Eric Liebowitz/HBO

John Oliver Addresses Trump's Interest In Coal Jobs On 'Last Week Tonight' & Why It's Declining

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As part of his campaign strategy, President Donald Trump assured laid-off workers from some of the most environmentally destructive industrial jobs that he was committed to rolling back the EPA regulations that limited their work. Of course, reinvigorating the coal industry instead of investing in renewable energy sources could have devastating effects on the environment, so John Oliver addressed Trump's interest in coal jobs on Last Week Tonight. Namely, he tackled some of the real reasons behind the coal industry's decline, which, spoiler alert: don't have all that much to do with former President Barack Obama.

Conventional conservative wisdom dictates that regulations put in place under Obama have become job killers. But the truth is that coal industry jobs have been in decline for decades — and not significantly moreso under Obama. In fact, his regulations had very little impact on the decline in coal mining jobs by comparison to other factors.

For example, studies showed demand for coal dropped in large part due to a drop in natural gas prices and a growth in renewable energy sources. But even so, the rapid automation of coal mining means that jobs for actual humans would be in decline anyway. According to an All in With Chris Hayes segment Oliver clipped, the practice of underground coal-mining is quickly going extinct in favor of automated mountainside and surface removals.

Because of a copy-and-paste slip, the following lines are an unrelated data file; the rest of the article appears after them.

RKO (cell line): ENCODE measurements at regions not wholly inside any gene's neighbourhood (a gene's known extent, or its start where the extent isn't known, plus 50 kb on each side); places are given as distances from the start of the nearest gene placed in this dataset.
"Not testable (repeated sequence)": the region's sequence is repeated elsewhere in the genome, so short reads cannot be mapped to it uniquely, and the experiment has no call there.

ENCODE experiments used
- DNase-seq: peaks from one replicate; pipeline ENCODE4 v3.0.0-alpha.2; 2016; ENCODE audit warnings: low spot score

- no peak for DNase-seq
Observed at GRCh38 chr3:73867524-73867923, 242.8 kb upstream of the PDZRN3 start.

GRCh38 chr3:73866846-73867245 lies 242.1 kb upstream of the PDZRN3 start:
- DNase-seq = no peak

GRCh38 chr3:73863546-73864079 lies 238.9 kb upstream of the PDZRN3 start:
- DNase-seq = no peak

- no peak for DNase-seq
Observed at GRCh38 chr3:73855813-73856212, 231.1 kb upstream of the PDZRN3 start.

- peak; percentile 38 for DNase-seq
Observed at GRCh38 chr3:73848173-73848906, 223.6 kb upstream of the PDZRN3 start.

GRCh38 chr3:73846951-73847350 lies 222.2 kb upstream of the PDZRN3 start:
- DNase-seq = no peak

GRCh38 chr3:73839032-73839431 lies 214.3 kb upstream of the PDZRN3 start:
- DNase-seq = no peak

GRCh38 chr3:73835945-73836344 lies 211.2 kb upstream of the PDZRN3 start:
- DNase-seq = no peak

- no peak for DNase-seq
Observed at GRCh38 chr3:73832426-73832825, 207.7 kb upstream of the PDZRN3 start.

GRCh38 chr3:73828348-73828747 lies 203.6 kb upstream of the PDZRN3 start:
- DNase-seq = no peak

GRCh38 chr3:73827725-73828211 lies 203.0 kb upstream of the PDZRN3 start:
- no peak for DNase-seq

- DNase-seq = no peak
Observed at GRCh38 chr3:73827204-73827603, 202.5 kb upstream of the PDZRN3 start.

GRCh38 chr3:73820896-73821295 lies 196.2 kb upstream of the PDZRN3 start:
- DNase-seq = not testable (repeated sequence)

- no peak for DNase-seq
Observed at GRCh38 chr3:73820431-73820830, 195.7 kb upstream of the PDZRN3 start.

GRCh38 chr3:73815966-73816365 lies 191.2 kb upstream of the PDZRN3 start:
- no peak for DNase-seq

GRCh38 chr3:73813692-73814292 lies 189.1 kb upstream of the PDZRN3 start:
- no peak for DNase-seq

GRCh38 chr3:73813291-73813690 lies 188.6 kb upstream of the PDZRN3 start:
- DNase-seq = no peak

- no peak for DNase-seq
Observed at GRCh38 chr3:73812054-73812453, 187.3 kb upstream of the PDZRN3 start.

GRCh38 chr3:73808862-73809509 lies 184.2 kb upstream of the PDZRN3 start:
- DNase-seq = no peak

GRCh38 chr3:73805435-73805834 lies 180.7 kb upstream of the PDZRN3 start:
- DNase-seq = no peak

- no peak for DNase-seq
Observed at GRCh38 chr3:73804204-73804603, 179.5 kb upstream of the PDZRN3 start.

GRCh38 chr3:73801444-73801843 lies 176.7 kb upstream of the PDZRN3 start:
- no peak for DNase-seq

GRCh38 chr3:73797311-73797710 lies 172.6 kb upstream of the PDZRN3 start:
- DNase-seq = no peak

Unfortunately, progressive rhetoric about "replacing" coal jobs with renewable energy jobs doesn't really seem to hold water, either, because renewable energy jobs aren't coming to the places where coal mines have shuttered. Thus, poverty and joblessness persists in those areas, even as we pursue renewable energy sources and jobs. And, like most industries, coal companies are not always working in the best interests of coal miners.

One possible solution Oliver highlighted was investing in retraining programs for miners that can actually help them find jobs without relocating, like a software company called Bitsource in Kentucky, which is teaching miners how to code.

"If Trump really cares about miners, he would be putting a plan in place for their futures as mining continues its long-term decline," Oliver said. "But he isn't doing that." In fact, Trump has proposed a cut in funding to the Appalachian Regional Commission, which helps revitalize mining communities with skills training in other fields. Oliver concluded:

The point here is, Trump needs to stop lying to coal miners. We all do. Stop telling them that their jobs are all coming back when they're not. Stop telling them that coal is clean when it isn't. And stop pretending that this isn't an industry in the middle of a difficult and painful, albeit necessary, transition. An honest conversation about coal and its miners needs to be had. And we should neither cease nor desist from having it.

Like so many decisions coming out of the Trump administration, continuing to sweep this problem under the rug affects his base most devastatingly.